Sewing's made simple at Spool of Thread Sewing Lounge
Lili Nedved walks along a row of desks observing her students, who are hunched over their A-line skirt projects in silent concentration. The only sounds filtering through the airy space are the steady click of Nedved’s high-heeled shoes, the rhythmic hum of sewing machines, and the occasional snip of scissors. At the front of the room, Nedved’s business partner, Henry Sinha, shelves new bolts of castle- and kitchenware-emblazoned fabrics that arrived earlier in the day.
The peacefulness is occasionally punctuated by a question, an expression of concern, or an exclamation of victory (“Oh my God, it looks like a skirt!”).
A combination sewing workshop and retail spot, Spool of Thread Sewing Lounge (101–649 East 15th Avenue) is a place where both new and experienced sewers can come to work on projects, improve their skills, and exchange ideas. Nedved, who used to work in venture capital, and Sinha, an engineer, tossed around the business idea for two years before finding the right location. Separated from the hustle and bustle of Kingsway by a small strip of park, the space sits on a short block of East 15th Avenue alongside other creative endeavours like Collage Collage, RubyDog’s Art House, and the ArtWay. “It just feels like this quaint little hidden gem in the city that so many people are learning about,” says Nedved.
In addition to patterns and notions, Spool of Thread stocks a carefully curated collection of about 250 fabrics. Nedved is unyielding: if it’s not vintage, retro-inspired, or brightly coloured, you’re not likely to find it on the shelves.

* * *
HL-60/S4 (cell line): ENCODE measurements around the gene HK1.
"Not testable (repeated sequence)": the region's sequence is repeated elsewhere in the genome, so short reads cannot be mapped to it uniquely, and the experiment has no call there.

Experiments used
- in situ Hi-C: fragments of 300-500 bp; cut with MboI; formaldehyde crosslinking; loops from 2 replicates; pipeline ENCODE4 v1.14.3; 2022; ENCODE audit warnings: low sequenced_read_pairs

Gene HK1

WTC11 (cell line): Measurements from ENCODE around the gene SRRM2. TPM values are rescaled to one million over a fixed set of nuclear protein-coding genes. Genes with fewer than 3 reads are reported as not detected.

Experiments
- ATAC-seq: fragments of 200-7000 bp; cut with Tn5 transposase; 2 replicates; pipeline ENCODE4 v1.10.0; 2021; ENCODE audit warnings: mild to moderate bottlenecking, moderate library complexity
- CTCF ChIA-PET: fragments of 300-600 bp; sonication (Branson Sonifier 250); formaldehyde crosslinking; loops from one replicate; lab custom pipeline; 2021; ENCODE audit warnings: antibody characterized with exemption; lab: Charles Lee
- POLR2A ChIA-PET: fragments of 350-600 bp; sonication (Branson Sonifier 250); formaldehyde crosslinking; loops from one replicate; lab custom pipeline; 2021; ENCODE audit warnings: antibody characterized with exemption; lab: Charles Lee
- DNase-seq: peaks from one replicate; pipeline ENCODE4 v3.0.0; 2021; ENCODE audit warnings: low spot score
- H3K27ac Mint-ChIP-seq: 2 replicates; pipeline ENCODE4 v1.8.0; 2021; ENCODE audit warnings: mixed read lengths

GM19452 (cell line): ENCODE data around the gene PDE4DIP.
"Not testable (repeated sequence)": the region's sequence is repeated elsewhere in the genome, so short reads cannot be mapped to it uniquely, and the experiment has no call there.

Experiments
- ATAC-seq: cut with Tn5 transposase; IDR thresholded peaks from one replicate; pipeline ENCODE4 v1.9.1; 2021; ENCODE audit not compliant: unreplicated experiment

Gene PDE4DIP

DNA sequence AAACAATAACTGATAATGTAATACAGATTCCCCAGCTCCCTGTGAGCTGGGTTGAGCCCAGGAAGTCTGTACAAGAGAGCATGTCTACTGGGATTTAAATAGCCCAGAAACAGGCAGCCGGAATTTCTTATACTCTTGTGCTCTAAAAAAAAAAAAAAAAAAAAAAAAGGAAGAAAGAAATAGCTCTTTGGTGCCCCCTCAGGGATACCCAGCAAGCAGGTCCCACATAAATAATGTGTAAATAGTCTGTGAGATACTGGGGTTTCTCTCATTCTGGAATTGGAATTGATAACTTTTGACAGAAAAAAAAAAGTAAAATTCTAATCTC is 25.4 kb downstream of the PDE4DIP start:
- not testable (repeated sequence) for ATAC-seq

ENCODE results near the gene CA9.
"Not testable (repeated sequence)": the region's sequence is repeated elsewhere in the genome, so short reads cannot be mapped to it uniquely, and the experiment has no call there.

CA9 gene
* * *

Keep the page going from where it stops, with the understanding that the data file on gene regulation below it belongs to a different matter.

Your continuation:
The tidy workspace features a large cutting table where people can spread out their projects—a welcome alternative to a living-room floor. You can bring your own machine from home for an hourly fee of $5 or rent one of the lounge’s six computerized Janome-brand machines for $8 per hour. If you find yourself stuck on a bobbin or buttonhole, Nedved and Sinha are never far away.
Nedved’s sewing memories are intimately linked to her mother, who introduced her to the craft early on. She describes her first project, at age five or six, as “a sad little triangle-shaped bag” with a skinny ribbon strap. Now, 20 years later, Nedved is spreading the sewing bug, teaching others to make tote bags and pillowcases in Spool of Thread’s Sewing Machine 101 class.
Instead of multiweek courses, Spool of Thread’s í la carte classes (which range from $35 to $100, excluding material and supplies) focus on a single item and tend to start and finish in a single afternoon or evening. The goal is to teach students the skills they need to complete the project—whether that’s stitching a gusset or adding an invisible zipper—without overwhelming them. “We want them to walk out of here with a smile on their face, with something that they’ve completed that they can use,” Sinha explains. With the basic skills under their belts, students can start customizing their creations—a ruffle here, an appliqué there—and venture on to more challenging patterns.
So far this summer, Spool of Thread participants have come away with handmade garments like A-line skirts and vintage-inspired blouses, as well as home accessories like aprons, placemats, and throw pillows. Nedved and Sinha hope to add more classes in the coming months, including ones that will attract men, who have traditionally been excluded from the sewing world.
“I can sew at home, but it’s not nearly as fun,” explains Courtney Johnston, who is already on her third class at the lounge. “Plus, I don’t have Lili there to be like, ”˜Lili, what do I do?’ ”